Resuscitating Antibiotics and Bumblebees on the Decline
Dave Goulson, University of Sterling
Marta Martins, University College Dublin
Huw Morgan, University of Aberystwyth
Daniel Frankel, University of Newcastle
Download as mp3
from the show Why did my Dishcloth Detonate?
Bumblebee numbers reduced by pesticide use
Direct evidence that pesticides are poisoning bumblebees has been revealed this week in the journal Science.
By exposing colonies of bumblebees to the commonly used pesticide imidocloprid, Dave Goulson from the University of Stirling found that the bee colonies grew more slowly and there was an 85% reduction in the production of new queens who are crucial for producing future bee generations.
The consequences could be significant for both the environment and the economy…
Dave - If we’re accidentally poisoning our bumblebees and driving down their populations, there’ll be less pollination for wild flowers and therefore, all the things that those plants support, all the butterflies and birds, and everything else. But there's also a really direct economic importance of bees. Bumblebees are the main pollinators of some of the very nice things that we like to eat – so blueberries, raspberries, strawberries, lots of garden vegetables like beans and tomatoes. So, if we lose our bumblebees, then our diets are going to be much be poorer for it.
Bacteria that have become resistant to antibiotics could be made susceptible to the drugs by the addition of certain chemical compounds.
Presenting at the Society for General Microbiology annual meeting in Dublin this week, Marta Martins from University College Dublin, combined one of five known pharmaceutical compounds, including phenothiazines used to treat schizophrenia, with the widely prescribed antibiotic ciprofloxacin.
When used on samples of bacteria showing resistance, the combined treatment was six times more effective at killing bacteria than samples lacking these added compounds, giving a new lease of life to the drugs…
Marta - We think this is a better solution instead of developing new antibiotics. With these compounds that are known antibiotics, they are synthetic compounds and we could avoid that problem of the bug adapting to that. It will not just help to treat these multidrug resistant infections but also to decrease the numbers that we will see in the hospital and subsequentially in the community.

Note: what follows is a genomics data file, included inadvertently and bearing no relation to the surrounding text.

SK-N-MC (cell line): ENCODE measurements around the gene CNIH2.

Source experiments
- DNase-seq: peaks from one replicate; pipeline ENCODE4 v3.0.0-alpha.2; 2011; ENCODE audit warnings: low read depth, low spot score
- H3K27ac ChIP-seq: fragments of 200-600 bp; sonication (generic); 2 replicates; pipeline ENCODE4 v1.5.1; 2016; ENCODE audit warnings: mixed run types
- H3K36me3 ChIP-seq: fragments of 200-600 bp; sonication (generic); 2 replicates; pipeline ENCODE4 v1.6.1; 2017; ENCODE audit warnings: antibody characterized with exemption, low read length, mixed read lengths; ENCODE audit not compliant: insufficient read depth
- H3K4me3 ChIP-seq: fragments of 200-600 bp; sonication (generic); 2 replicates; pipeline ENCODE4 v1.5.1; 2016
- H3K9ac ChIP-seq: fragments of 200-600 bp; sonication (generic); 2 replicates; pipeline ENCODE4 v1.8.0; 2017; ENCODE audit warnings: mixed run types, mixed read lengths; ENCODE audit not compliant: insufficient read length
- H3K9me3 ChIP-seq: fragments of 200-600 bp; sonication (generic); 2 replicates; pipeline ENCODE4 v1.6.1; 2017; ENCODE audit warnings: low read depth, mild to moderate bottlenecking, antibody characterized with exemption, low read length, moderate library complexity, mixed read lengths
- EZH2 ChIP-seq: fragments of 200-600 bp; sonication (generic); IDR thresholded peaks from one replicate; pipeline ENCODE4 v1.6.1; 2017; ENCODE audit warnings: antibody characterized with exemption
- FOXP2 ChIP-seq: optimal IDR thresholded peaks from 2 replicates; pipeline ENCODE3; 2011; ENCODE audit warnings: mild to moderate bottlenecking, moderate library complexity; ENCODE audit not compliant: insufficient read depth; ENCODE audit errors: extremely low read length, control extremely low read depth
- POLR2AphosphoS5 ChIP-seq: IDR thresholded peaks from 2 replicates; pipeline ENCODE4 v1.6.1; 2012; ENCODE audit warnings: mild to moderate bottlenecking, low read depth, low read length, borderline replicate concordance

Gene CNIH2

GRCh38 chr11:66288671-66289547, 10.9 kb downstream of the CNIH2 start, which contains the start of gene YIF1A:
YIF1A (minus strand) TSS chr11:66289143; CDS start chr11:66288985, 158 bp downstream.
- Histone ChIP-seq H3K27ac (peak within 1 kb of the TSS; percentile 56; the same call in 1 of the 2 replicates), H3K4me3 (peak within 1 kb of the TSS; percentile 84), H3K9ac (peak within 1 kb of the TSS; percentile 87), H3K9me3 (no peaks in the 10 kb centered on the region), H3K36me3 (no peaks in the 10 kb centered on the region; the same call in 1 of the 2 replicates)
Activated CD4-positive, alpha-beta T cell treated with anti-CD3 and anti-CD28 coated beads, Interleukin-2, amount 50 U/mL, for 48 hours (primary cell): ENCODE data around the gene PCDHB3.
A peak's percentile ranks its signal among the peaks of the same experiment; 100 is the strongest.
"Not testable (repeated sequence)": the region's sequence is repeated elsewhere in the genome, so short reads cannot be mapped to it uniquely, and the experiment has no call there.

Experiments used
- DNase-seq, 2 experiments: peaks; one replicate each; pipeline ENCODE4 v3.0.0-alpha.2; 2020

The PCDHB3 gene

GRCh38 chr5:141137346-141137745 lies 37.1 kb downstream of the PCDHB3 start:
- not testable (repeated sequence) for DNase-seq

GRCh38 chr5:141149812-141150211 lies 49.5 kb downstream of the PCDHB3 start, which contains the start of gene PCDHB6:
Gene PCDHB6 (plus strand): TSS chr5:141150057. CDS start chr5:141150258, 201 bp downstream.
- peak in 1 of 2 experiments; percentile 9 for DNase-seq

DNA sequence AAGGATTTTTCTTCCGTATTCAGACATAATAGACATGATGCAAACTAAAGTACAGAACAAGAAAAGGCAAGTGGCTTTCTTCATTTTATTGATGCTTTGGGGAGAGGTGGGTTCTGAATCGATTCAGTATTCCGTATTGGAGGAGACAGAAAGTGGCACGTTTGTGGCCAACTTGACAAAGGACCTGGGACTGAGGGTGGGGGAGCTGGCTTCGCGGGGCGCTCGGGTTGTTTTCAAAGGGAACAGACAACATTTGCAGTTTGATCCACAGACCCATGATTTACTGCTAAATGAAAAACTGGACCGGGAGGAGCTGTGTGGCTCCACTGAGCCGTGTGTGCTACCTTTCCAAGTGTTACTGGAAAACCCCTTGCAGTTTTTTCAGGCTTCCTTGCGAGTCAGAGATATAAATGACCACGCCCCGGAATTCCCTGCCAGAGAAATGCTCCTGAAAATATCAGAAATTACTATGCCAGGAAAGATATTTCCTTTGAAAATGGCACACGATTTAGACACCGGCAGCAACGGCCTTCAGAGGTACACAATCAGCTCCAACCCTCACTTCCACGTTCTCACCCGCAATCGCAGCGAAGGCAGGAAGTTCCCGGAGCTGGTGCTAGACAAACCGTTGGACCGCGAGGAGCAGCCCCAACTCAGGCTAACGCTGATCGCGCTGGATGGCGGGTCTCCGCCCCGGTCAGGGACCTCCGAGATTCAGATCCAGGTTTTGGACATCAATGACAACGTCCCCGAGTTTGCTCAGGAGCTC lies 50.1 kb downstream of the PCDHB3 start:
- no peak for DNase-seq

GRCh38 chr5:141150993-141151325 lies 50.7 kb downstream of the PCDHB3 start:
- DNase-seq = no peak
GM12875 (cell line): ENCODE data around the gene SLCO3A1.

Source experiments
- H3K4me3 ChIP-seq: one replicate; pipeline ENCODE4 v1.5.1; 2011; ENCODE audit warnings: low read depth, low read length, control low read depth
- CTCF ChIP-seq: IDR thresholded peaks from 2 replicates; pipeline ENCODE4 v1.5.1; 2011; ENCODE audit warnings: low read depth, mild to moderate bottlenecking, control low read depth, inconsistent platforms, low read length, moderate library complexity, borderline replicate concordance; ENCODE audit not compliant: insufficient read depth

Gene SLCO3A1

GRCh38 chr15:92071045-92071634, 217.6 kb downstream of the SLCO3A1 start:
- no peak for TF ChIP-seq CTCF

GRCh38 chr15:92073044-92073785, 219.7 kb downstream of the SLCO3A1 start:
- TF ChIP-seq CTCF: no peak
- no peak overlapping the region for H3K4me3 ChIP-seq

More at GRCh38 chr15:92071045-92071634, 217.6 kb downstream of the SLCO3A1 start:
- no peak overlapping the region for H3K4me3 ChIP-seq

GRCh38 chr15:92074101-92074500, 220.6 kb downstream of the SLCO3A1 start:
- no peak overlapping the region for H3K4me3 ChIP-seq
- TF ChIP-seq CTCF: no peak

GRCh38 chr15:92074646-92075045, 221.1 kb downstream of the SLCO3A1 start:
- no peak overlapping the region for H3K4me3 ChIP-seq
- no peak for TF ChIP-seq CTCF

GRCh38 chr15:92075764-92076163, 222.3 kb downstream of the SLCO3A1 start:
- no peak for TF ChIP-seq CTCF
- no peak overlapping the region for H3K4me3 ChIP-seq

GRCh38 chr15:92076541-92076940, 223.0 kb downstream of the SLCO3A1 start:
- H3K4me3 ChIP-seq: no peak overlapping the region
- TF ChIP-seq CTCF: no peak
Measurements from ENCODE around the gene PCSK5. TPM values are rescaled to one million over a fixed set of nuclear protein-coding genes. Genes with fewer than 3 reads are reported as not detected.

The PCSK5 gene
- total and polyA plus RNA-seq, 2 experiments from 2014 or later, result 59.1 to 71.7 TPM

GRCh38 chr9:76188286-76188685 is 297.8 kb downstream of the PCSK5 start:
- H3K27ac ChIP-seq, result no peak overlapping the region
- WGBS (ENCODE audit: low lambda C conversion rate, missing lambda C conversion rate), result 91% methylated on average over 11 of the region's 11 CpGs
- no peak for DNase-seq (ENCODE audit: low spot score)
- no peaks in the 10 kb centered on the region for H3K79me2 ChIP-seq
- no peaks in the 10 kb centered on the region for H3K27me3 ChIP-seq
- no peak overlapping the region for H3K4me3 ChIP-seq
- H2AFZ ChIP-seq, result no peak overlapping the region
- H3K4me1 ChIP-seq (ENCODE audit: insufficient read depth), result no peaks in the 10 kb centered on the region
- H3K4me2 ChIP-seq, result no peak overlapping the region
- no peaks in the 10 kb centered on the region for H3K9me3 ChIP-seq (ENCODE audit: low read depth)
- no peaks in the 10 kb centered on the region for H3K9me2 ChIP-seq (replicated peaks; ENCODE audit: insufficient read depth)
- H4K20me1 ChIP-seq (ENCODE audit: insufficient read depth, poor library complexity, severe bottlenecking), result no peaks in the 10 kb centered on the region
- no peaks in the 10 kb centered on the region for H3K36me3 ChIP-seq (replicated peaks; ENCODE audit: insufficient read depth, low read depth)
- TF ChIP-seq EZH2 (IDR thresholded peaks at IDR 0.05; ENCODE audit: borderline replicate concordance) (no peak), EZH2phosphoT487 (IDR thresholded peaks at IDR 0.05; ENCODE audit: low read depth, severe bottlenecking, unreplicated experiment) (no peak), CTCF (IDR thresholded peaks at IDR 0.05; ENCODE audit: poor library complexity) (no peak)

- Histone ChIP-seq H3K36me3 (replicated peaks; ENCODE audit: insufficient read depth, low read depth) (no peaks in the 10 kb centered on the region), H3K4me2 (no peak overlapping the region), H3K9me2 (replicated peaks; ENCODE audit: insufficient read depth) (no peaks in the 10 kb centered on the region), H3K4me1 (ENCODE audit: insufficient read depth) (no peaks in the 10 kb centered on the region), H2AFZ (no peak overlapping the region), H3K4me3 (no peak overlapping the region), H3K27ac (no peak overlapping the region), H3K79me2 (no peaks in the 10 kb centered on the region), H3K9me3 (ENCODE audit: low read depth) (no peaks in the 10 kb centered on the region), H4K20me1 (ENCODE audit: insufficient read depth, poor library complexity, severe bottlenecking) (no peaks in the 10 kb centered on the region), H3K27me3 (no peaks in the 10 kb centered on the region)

Scientists have spotted a tornado on the Sun, large enough to accommodate several hundred Earth-sized planets.
Using the orbiting Solar Dynamic Observatory, University of Wales, Aberystwyth physicist Huw Morgan and his colleagues spotted the 120,000km high plasma tornado travelling across the Sun’s surface at speeds of 300,000 km per hour, driven by the solar magnetic field.
The discovery was announced this week at the National Astronomy Meeting in Manchester.
Huw - It’s a huge structure and it lasts for 4 or 5 hours, and it’s very exciting because it’s a test bed for various theories on solar magnetic field and plasma movements in that field.
Robots mimicking Living Organisms
And finally, a robot less than 1cm in size with the ability to respond and move like a living organism is being developed by scientists at the University of Newcastle.
Modelled on an ancient fish, the robot named ‘cyberplasm’ will combine cells engineered to sense light and chemical cues that feed into a central processor that controls a series of artificial muscles resulting in movement.
Daniel Frankel from the University of Newcastle is leading the project.
Daniel - The idea is really to harness the power and control of the biological system. For example, muscle contraction and sensitivity of cells and interface them and incorporate them into a machine. The ideal uses would be swimming into waters which may be polluted or having toxins and detecting toxins, and then in addition, medical applications. For example, reconnaissance in the body so to speak, swimming through the arteries and veins, and trying to detect and maybe even treat various diseases.